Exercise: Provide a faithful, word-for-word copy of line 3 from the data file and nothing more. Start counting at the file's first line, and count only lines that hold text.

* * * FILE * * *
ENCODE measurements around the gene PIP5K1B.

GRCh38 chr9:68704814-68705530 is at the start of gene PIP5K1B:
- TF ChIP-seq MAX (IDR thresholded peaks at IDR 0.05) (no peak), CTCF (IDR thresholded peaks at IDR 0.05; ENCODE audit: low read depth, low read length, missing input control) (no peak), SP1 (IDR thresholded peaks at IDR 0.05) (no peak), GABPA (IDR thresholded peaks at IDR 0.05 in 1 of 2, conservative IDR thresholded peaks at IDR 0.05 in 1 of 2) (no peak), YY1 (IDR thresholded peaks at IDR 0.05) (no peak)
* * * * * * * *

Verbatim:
- TF ChIP-seq MAX (IDR thresholded peaks at IDR 0.05) (no peak), CTCF (IDR thresholded peaks at IDR 0.05; ENCODE audit: low read depth, low read length, missing input control) (no peak), SP1 (IDR thresholded peaks at IDR 0.05) (no peak), GABPA (IDR thresholded peaks at IDR 0.05 in 1 of 2, conservative IDR thresholded peaks at IDR 0.05 in 1 of 2) (no peak), YY1 (IDR thresholded peaks at IDR 0.05) (no peak)